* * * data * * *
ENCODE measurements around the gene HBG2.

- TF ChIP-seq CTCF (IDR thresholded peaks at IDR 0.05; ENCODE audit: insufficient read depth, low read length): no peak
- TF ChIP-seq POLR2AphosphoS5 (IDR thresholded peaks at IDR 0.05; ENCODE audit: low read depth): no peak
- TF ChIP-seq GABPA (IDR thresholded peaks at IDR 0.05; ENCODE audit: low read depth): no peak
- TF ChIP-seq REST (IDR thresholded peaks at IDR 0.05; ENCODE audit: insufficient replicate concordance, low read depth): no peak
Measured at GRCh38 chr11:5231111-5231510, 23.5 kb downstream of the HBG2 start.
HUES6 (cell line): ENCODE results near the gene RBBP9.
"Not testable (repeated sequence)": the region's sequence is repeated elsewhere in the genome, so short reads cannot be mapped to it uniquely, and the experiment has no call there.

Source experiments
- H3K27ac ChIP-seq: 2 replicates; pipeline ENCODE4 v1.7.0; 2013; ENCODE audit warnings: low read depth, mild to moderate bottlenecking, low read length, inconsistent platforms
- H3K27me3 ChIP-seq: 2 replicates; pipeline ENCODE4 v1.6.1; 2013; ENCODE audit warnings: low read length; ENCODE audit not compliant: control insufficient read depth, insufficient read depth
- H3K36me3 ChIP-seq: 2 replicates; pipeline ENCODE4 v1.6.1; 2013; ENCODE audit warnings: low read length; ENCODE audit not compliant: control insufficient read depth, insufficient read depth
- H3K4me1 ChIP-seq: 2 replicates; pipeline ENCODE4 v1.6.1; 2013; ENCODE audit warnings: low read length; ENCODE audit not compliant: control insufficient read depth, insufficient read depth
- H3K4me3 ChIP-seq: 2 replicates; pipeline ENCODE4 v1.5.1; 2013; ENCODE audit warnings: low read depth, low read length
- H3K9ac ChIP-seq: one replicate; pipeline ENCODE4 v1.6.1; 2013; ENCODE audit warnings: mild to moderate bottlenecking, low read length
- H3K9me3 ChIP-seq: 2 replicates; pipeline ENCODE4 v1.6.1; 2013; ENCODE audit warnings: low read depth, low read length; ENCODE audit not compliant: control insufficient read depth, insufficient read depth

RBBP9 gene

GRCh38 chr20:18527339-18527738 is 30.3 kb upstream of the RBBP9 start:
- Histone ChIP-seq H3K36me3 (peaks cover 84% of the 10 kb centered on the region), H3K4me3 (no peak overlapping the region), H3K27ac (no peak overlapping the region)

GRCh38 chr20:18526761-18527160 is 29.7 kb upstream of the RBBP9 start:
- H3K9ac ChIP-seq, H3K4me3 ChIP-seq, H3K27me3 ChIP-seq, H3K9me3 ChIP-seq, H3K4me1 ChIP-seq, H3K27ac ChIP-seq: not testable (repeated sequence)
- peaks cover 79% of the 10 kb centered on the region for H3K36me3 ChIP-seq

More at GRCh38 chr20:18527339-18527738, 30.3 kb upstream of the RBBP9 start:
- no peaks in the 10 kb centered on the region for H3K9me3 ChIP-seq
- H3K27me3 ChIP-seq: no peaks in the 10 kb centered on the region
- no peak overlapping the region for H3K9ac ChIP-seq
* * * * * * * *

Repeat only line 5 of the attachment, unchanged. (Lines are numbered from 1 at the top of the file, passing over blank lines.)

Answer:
- TF ChIP-seq REST (IDR thresholded peaks at IDR 0.05; ENCODE audit: insufficient replicate concordance, low read depth): no peak